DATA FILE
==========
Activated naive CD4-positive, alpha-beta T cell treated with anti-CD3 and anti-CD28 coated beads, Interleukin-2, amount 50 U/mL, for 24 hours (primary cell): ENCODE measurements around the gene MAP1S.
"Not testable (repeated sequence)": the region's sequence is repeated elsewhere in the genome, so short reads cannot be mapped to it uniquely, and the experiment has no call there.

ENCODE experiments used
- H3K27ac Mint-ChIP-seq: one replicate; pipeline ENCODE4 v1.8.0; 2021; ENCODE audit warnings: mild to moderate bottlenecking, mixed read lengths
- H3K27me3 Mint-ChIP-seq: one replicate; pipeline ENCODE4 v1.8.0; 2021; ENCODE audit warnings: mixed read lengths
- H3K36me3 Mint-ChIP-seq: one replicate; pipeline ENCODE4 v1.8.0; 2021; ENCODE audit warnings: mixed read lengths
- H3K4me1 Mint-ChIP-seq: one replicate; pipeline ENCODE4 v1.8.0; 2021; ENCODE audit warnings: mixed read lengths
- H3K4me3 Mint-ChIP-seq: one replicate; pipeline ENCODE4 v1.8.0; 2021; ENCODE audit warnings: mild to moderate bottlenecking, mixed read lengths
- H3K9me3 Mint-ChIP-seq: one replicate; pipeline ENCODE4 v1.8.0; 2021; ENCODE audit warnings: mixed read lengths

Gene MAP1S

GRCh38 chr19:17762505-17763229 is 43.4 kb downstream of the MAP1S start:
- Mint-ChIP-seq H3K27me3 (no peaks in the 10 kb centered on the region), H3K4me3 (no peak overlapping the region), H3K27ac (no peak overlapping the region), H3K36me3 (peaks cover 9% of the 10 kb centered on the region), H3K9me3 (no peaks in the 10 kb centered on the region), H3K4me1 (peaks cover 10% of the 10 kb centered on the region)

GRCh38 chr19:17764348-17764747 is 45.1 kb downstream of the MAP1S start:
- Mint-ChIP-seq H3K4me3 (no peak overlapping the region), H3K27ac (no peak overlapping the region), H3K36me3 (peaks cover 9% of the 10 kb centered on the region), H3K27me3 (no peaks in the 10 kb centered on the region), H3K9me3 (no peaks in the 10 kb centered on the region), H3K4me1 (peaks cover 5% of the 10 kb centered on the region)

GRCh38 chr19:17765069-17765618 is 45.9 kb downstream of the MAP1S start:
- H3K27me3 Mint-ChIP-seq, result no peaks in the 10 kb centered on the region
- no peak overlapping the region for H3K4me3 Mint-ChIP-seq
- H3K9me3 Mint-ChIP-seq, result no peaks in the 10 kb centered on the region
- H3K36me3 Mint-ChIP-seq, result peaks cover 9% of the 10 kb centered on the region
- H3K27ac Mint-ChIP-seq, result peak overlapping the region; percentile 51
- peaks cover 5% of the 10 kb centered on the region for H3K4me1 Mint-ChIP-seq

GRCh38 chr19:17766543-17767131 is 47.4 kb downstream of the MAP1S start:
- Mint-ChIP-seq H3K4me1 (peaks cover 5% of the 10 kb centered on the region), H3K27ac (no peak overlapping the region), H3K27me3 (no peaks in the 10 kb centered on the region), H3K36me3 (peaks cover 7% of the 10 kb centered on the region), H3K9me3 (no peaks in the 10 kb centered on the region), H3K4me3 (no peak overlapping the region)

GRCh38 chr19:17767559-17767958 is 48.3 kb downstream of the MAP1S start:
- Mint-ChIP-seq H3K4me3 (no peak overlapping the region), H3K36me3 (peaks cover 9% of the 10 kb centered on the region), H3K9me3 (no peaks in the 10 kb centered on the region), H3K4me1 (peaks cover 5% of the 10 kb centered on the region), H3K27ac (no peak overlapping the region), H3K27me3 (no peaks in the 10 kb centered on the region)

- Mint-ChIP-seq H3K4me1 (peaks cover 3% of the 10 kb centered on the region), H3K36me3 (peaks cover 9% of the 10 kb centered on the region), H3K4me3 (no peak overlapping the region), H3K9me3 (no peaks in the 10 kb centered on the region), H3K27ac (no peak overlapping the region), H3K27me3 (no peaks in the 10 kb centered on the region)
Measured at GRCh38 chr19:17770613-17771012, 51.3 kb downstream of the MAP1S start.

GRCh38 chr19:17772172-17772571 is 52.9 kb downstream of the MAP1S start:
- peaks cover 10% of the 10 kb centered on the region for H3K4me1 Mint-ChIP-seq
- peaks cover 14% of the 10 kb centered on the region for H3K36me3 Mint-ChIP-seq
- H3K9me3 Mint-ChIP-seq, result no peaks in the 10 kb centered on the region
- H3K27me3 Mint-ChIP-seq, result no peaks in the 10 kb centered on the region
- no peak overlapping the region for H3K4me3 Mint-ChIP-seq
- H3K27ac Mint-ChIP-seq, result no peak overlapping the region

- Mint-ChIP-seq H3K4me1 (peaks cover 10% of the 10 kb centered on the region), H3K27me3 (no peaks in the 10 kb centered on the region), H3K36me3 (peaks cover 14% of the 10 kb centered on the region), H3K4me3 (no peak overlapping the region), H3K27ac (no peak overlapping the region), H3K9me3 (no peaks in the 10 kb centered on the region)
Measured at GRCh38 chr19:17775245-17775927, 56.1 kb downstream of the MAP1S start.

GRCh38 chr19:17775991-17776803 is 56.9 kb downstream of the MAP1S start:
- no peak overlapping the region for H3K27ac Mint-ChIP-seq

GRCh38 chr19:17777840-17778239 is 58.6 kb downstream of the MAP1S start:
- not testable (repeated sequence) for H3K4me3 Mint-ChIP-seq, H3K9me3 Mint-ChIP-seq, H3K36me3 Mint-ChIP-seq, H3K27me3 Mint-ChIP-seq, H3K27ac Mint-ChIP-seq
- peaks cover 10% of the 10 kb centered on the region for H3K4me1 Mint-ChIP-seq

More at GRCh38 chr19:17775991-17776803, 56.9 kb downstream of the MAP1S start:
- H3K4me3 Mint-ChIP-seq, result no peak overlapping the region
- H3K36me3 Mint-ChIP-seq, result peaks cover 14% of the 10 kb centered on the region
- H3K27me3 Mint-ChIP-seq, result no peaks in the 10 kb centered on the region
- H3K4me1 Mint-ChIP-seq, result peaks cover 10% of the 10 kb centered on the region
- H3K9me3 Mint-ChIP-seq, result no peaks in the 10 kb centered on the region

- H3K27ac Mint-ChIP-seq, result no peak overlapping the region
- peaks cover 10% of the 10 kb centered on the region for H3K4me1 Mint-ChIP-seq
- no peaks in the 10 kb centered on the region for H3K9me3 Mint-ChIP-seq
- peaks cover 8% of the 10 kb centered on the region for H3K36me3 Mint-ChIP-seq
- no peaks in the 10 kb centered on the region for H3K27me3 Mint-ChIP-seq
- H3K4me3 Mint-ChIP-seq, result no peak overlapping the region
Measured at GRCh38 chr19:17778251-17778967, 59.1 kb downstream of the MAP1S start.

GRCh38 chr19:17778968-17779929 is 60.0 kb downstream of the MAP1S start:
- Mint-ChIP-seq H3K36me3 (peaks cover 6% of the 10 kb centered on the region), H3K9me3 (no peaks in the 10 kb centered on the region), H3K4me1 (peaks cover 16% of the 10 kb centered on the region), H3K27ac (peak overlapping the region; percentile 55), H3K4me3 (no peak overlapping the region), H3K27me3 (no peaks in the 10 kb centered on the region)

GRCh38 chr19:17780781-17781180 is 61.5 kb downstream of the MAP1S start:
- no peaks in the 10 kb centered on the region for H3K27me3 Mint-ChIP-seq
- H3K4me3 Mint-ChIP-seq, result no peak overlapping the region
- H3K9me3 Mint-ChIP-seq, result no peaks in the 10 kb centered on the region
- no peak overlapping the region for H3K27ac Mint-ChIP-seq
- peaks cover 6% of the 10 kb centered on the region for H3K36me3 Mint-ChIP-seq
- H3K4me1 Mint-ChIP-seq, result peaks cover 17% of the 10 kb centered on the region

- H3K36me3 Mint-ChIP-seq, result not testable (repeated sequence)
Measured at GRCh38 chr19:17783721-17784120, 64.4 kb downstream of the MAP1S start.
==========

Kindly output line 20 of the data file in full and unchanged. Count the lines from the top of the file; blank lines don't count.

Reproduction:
- H3K27ac Mint-ChIP-seq, result peak overlapping the region; percentile 51